Generic selectors
Exact matches only
Search in title
Search in content
Post Type Selectors
Search in posts
Search in pages
Filter by Categories
COMMENTARY | ADOLESCENT HIV
COMMENTARY | COVID-19
COMMENTARY | COVID-19 AND FACE MASKS
COMMENTARY | COVID-19 PANDEMIC
COMMENTARY | REFUGEE MENTAL HEALTH
COMMENTARY | RESEARCH WITH UNDERREPRESENTED POPULATIONS
COMMENTARY | VIOLENCE
CONFERENCE ABSTRACTS
CONFERENCE REPORT
Editorial
FIELD REPORT | HIV
FIELD REPORT | PUBLIC HEALTH STUDY ABROAD
FIELD REPORT | WATER AND SANITATION
FIELD REPORT | WOMEN'S HEALTH
LETTER TO THE EDITOR | OPIOID USE
Original Article
ORIGINAL ARTICLE | ADOLESCENT HEALTH
ORIGINAL ARTICLE | ADOLESCENT REPRODUCTIVE HEALTH
ORIGINAL ARTICLE | ALCOHOL CONSUMPTION
ORIGINAL ARTICLE | BREASTFEEDING
ORIGINAL ARTICLE | CARDIOVASCULAR MORTALITY
ORIGINAL ARTICLE | CHILDHOOD DIARRHEA
ORIGINAL ARTICLE | COVID-19
ORIGINAL ARTICLE | COVID-19 AND INCOME LOSSES
ORIGINAL ARTICLE | COVID-19 AND WORKERS
ORIGINAL ARTICLE | COVID-19 Misconceptions
ORIGINAL ARTICLE | COVID-19 VACCINATIONS
ORIGINAL ARTICLE | COVID-19 VACCINE
ORIGINAL ARTICLE | COVID-19 VACCINE PERCEPTIONS
ORIGINAL ARTICLE | DIABETES
ORIGINAL ARTICLE | DIABETES AND PREGNANCY
ORIGINAL ARTICLE | DRUG ABUSE
ORIGINAL ARTICLE | EMERGENCY OBSTETRIC CARE
ORIGINAL ARTICLE | EPILEPSY CONTROL
ORIGINAL ARTICLE | GEOGRAPHIC DISPARITIES
ORIGINAL ARTICLE | HEALTH CARE
ORIGINAL ARTICLE | HEALTH CARE ACCESS
ORIGINAL ARTICLE | HEALTH DISPARITIES
ORIGINAL ARTICLE | HEPATITIS C
ORIGINAL ARTICLE | HIV INFECTION
ORIGINAL ARTICLE | HIV SCREENING
ORIGINAL ARTICLE | HIV-1-SYPHILIS CO-INFECTION
ORIGINAL ARTICLE | HOMICIDES
ORIGINAL ARTICLE | HYPERBARIC OXYGEN THERAPY
ORIGINAL ARTICLE | HYPERTENSION
ORIGINAL ARTICLE | INTESTINAL HELMINTHIASIS
ORIGINAL ARTICLE | LGBT HEALTH
ORIGINAL ARTICLE | LONG COVID
ORIGINAL ARTICLE | MALARIA
ORIGINAL ARTICLE | MATERNAL HEALTH
ORIGINAL ARTICLE | MATERNAL MORTALITY
ORIGINAL ARTICLE | MEDICATION ADHERENCE
ORIGINAL ARTICLE | MENTAL HEALTH
ORIGINAL ARTICLE | MORTALITY DECOMPOSITION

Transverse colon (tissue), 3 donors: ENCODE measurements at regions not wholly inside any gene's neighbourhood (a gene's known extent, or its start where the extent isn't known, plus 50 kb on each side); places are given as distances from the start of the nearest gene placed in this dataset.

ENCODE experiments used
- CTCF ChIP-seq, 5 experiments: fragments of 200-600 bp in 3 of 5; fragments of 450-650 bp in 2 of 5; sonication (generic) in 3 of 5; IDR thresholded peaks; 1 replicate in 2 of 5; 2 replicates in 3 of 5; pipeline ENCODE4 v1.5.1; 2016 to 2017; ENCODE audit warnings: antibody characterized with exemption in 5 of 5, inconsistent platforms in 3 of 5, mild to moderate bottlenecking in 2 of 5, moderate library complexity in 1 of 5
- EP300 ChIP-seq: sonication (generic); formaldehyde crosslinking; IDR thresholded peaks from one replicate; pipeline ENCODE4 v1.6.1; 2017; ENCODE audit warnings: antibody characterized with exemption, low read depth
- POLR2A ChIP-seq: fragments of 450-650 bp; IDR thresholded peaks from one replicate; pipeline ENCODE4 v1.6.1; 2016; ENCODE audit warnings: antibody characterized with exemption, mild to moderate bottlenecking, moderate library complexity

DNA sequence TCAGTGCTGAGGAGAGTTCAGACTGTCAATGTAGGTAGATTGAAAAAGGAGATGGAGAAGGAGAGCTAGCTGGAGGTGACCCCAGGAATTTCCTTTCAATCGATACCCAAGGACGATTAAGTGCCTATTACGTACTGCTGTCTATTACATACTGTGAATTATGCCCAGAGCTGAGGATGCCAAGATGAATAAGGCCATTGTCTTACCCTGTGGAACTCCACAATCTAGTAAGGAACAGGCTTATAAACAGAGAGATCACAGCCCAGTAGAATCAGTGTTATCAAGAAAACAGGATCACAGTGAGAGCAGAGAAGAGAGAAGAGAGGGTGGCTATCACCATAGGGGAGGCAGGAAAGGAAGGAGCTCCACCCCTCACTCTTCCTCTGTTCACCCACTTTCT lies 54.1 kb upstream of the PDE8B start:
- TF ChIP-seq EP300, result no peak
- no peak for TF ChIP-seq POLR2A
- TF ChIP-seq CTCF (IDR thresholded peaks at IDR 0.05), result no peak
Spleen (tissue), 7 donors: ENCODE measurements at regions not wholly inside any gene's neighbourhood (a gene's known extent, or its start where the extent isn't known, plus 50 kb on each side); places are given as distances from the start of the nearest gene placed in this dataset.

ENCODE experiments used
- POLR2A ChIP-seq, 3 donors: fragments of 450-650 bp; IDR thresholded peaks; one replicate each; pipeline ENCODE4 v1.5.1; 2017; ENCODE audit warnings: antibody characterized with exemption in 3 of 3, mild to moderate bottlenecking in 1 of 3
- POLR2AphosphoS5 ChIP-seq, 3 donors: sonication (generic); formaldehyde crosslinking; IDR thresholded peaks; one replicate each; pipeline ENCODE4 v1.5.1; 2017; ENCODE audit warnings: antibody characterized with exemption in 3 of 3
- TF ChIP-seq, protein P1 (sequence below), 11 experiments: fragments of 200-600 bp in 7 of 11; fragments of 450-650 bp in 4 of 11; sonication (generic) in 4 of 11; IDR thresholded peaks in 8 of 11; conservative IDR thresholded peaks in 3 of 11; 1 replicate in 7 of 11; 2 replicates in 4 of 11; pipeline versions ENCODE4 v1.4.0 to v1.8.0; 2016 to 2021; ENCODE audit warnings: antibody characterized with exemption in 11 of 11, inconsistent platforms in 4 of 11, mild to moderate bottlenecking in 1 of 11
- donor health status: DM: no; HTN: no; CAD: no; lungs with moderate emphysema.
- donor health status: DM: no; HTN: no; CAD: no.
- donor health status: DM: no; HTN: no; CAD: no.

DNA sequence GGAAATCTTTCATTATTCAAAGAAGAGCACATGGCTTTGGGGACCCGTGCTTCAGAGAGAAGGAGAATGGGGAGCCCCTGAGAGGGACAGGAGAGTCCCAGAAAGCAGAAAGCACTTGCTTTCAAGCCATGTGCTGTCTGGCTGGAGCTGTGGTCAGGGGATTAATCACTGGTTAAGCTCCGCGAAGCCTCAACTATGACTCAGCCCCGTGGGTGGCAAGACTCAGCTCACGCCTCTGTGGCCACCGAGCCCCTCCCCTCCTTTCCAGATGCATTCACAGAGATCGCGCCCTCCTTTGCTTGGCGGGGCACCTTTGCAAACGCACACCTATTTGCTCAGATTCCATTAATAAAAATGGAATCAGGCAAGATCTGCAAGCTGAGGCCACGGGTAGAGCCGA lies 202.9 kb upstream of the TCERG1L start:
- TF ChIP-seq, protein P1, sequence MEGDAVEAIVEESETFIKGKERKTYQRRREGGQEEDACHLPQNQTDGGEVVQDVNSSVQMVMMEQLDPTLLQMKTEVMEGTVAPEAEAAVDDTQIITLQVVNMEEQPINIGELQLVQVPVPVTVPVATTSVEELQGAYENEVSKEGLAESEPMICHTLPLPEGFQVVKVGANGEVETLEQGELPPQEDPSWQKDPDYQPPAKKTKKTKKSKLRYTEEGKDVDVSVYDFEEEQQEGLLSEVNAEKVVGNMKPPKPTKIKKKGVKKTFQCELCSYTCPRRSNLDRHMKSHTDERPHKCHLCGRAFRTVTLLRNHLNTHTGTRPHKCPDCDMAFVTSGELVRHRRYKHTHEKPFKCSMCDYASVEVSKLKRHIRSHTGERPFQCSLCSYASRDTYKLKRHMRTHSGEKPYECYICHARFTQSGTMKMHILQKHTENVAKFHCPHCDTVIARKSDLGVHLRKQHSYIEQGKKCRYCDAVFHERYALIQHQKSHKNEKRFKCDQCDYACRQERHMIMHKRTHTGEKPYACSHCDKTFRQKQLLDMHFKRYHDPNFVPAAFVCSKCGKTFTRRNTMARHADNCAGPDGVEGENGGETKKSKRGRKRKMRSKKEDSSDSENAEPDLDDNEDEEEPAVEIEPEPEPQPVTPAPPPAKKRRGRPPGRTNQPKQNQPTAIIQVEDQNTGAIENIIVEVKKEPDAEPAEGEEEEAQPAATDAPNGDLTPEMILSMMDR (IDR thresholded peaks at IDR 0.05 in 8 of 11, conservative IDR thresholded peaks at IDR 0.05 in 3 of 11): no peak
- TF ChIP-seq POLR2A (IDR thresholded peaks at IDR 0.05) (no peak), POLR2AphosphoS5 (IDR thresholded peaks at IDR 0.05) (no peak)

ORIGINAL ARTICLE | OBESITY
ORIGINAL ARTICLE | OCCUPATIONAL STRESS
ORIGINAL ARTICLE | ORGAN DONATION
ORIGINAL ARTICLE | POLIO
ORIGINAL ARTICLE | POSTPARTUM DEPRESSION
ORIGINAL ARTICLE | REPRODUCTIVE HEALTH
ORIGINAL ARTICLE | RESEARCH TRAINING
ORIGINAL ARTICLE | SCHISTOMIASIS AND CHILDREN
ORIGINAL ARTICLE | SCHOOL HEALTH
ORIGINAL ARTICLE | SEXUALLY TRANSMITTED INFECTION
ORIGINAL ARTICLE | SICKLE CELL DISEASE
ORIGINAL ARTICLE | VIOLENCE
ORIGINAL ARTICLE | WOMEN HEALTH
ORIGINAL ARTICLE | WOMEN'S HEALTH
PUBLIC HEALTH PRACTICE | HIV IN PRIMARY CARE
PUBLIC HEALTH PRACTICE | PHYSICIAN TRAINING
REVIEW ARTICLE | MUCORMYCOSIS
REVIEW ARTICLE | Pneumoconiosis Control
SHORT COMMUNICATION | MEDICAL EDUCATION
SHORT RESEARCH COMMUNICATION | COVID-19 VACCINATION
SHORT RESEARCH COMMUNICATION | HYPERTENSION
SHORT RESEARCH COMMUNICATION | MYELOID LEUKEMIA
SHORT RESEARCH COMMUNICATION | MYOCARDIAL INFARCTION
SHORT RESEARCH COMMUNICATION | PEDIATRIC LUNG TRANSPLANT
SHORT RESEARCH COMMUNICATION | SPINAL CORD INJURIES
SHORT RESEARCH COMMUNICATION | VACCINATION
SYSTEMATIC REVIEW | MATERNAL HEALTH
SYSTEMATIC REVIEW | REPRODUCTIVE HEALTH
SYSTEMATIC REVIEW | WOMEN HEALTH
VIEWPOINT | COVID-19
Generic selectors
Exact matches only
Search in title
Search in content
Post Type Selectors
Search in posts
Search in pages
Filter by Categories
COMMENTARY | ADOLESCENT HIV
COMMENTARY | COVID-19
COMMENTARY | COVID-19 AND FACE MASKS
COMMENTARY | COVID-19 PANDEMIC
COMMENTARY | REFUGEE MENTAL HEALTH
COMMENTARY | RESEARCH WITH UNDERREPRESENTED POPULATIONS
COMMENTARY | VIOLENCE
CONFERENCE ABSTRACTS
CONFERENCE REPORT
Editorial
FIELD REPORT | HIV
FIELD REPORT | PUBLIC HEALTH STUDY ABROAD
FIELD REPORT | WATER AND SANITATION
FIELD REPORT | WOMEN'S HEALTH
LETTER TO THE EDITOR | OPIOID USE
Original Article
ORIGINAL ARTICLE | ADOLESCENT HEALTH
ORIGINAL ARTICLE | ADOLESCENT REPRODUCTIVE HEALTH
ORIGINAL ARTICLE | ALCOHOL CONSUMPTION
ORIGINAL ARTICLE | BREASTFEEDING
ORIGINAL ARTICLE | CARDIOVASCULAR MORTALITY
ORIGINAL ARTICLE | CHILDHOOD DIARRHEA
ORIGINAL ARTICLE | COVID-19
ORIGINAL ARTICLE | COVID-19 AND INCOME LOSSES
ORIGINAL ARTICLE | COVID-19 AND WORKERS
ORIGINAL ARTICLE | COVID-19 Misconceptions
ORIGINAL ARTICLE | COVID-19 VACCINATIONS
ORIGINAL ARTICLE | COVID-19 VACCINE
ORIGINAL ARTICLE | COVID-19 VACCINE PERCEPTIONS
ORIGINAL ARTICLE | DIABETES
ORIGINAL ARTICLE | DIABETES AND PREGNANCY
ORIGINAL ARTICLE | DRUG ABUSE
ORIGINAL ARTICLE | EMERGENCY OBSTETRIC CARE
ORIGINAL ARTICLE | EPILEPSY CONTROL
ORIGINAL ARTICLE | GEOGRAPHIC DISPARITIES
ORIGINAL ARTICLE | HEALTH CARE
ORIGINAL ARTICLE | HEALTH CARE ACCESS
ORIGINAL ARTICLE | HEALTH DISPARITIES
ORIGINAL ARTICLE | HEPATITIS C
ORIGINAL ARTICLE | HIV INFECTION
ORIGINAL ARTICLE | HIV SCREENING
ORIGINAL ARTICLE | HIV-1-SYPHILIS CO-INFECTION
ORIGINAL ARTICLE | HOMICIDES
ORIGINAL ARTICLE | HYPERBARIC OXYGEN THERAPY
ORIGINAL ARTICLE | HYPERTENSION
ORIGINAL ARTICLE | INTESTINAL HELMINTHIASIS
ORIGINAL ARTICLE | LGBT HEALTH
ORIGINAL ARTICLE | LONG COVID